Did I squish her? Nope. I put her in the tree near our bird feeder. It’s possible she will become part of the food chain. While not all birds eat these beetles, some do. Insects and arachnids like robber flies, dragonflies, ants, various ground beetles, and cellar spiders also eat them.
If you see them, should you squish them? That’s up to you and how confident you are that you’ve identified it correctly. I wouldn’t want to mistake a helpful native ladybug as an invader. I recommend that instead of buying ladybird beetles at the garden store to release in your garden you establish native habitat to attract and support native species of ladybugs.
As I looked a bit more into the literature about Harmonia axyridis, I was intrigued with the publication of some research about the biochemistry of the liquid they secrete. It has been found to have strong antimicrobial action against strains of bacteria that are pathogenic to humans. This fluid has even been examined for its action against malaria. Perhaps these beetles don’t belong in the garden, but in your medicine cabinet instead.
Yesterday I had the extreme good fortune to be able to use the scanning electron microscope (SEM) at University of Washington’s Friday Harbor Labs (San Juan Island). We put a Cerambycid beetle under the SEM and “WOW,” the photos were phenomenal! Here’s a few for you to see. Below is a photo of the beetle’s compound eye. Just think of all the information each of those facets receives and processes.
Cerambycid beetle compound eye, imaged under scanning electron microscope at Friday Harbor Labs, San Juan Island, WA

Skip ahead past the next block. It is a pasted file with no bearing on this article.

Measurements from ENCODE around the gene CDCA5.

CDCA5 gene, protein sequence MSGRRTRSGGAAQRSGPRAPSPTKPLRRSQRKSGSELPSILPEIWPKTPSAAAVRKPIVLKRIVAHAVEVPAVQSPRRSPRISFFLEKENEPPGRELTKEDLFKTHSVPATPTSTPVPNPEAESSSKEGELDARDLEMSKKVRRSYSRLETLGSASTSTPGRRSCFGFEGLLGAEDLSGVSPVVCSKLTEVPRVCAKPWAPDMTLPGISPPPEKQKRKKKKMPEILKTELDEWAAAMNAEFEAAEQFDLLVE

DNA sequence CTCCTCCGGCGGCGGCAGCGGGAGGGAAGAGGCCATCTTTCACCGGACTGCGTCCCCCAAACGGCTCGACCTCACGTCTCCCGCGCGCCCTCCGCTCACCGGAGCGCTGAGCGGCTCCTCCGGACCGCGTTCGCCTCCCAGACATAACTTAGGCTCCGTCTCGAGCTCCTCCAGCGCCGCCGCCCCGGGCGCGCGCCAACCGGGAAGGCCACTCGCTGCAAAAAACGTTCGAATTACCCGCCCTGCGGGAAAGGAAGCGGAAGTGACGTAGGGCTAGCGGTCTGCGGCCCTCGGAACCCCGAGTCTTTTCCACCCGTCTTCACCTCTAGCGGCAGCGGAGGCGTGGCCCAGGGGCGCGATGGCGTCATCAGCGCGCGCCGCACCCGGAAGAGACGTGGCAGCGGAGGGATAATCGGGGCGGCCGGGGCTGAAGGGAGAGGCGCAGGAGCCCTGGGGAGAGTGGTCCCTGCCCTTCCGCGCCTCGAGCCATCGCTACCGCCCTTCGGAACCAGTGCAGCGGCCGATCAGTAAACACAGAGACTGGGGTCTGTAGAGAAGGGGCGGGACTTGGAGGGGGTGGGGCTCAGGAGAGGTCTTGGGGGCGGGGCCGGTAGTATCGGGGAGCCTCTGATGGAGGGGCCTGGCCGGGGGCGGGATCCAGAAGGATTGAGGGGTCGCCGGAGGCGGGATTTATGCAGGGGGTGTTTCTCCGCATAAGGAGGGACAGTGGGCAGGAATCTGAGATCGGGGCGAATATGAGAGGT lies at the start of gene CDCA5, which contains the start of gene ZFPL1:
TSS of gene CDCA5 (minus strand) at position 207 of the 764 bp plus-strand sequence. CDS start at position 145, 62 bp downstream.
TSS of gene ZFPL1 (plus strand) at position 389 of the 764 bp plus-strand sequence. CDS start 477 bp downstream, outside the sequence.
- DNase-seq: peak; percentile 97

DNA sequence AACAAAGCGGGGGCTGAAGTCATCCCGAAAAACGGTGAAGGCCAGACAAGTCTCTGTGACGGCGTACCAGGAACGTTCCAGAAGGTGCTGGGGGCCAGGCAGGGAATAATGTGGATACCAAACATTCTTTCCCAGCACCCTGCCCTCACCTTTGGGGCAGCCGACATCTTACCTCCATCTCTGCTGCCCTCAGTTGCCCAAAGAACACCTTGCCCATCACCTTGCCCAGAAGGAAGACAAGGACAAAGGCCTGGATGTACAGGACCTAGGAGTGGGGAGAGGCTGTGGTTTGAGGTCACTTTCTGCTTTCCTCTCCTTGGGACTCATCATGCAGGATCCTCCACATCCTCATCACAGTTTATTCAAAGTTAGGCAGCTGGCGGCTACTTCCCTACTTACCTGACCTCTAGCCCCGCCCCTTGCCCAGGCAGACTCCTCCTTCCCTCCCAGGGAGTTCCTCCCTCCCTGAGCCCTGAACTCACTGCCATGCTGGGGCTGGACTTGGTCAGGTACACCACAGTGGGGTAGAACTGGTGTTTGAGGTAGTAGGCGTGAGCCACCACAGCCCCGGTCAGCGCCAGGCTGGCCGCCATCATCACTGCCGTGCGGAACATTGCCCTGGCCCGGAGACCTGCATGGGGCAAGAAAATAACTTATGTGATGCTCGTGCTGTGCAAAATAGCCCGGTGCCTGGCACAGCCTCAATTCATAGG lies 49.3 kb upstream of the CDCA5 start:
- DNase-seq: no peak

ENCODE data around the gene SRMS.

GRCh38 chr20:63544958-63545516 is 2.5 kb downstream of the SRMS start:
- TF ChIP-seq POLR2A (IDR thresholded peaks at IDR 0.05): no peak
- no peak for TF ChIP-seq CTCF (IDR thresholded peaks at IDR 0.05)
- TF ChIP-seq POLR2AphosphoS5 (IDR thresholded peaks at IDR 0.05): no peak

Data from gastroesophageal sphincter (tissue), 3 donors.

Next, you see an image of the beetle head. It shows the antennal insertion points, the compound eyes, frons, clypeus, labrum, mandibles, and bristly setae.
SEM anterior, dorsal view of cerambycid head.
If you’re interested in learning more about the morphological features, here’s a pretty good diagram below for reference.
image from http://www.faculty.ucr.edu/~legneref/biotact/bc-51b.htm
The last image for you is of the beetle’s tarsi (the foot). This is an important identification feature for many insects. Imagine that! When I was working on my masters degree from the University of Florida, I had an amazing taxonomy professor who was an expert on Coleoptera (the beetles). He created identification keys for Florida beetles and you can take a look at them here: http://www.entnemdept.ufl.edu/choate/beetles.pdf Well, I’m looking forward to using the SEM again and my next imaging will hopefully include the sponging mouthparts of a fly. Stay tuned!
I like beetles. There are interesting ones all over the place…and they do REALLY interesting things. Some can cry like babies. Some like to pat poo into nice little balls and roll them back to their home. Some hang around to take care of their offspring and even “play music” to call them to breakfast…or lunch…or dinner! Some do “bad” things like eat your plants …or your trees…or your house! Some wear really cool suits of shiny armor. They can look like miniature versions of dinosaurs or imaginary space aliens! Some have really cool names…like this one I found the other day…with many friends…hanging out on a dead fir tree. Its name? The FAINTING beetle! That’s exactly what it did when I walked up….fainted right over onto the ground! Stayed that way too…for about 30 seconds with its bright red (aposmatically colored) abdomen warning me it would taste VERY bad if I decided to eat it. No worries there little bug. I was only going to take your photo. Now the scientific name of this fella (or maybe it was a “she”) is Enoclerus sphegeus. It eats the bark beetles that eat fir and pine trees. Check out the photos and next time you see a beetle, take a moment to “admire and inquire” before you automatically stomp it! Not all bugs are bad.
Interested to know more. Check out some of these references for further reading:
Boone, C., Six, D., and K. Raffa. 2008. The enemy of my enemy is still my enemy: competitors add to predator load of a tree-killing bark beetle. Agricultural and Forest Entomology, 10(4), 411-421.
Rasmussen, L. 1976. Keys to Common Parasites and Predators of the Mountain Pine Beetle. USDA Forest Service Intermountain Forest and Range Experiment Station. Ogden, UT. General Technical Report INT-29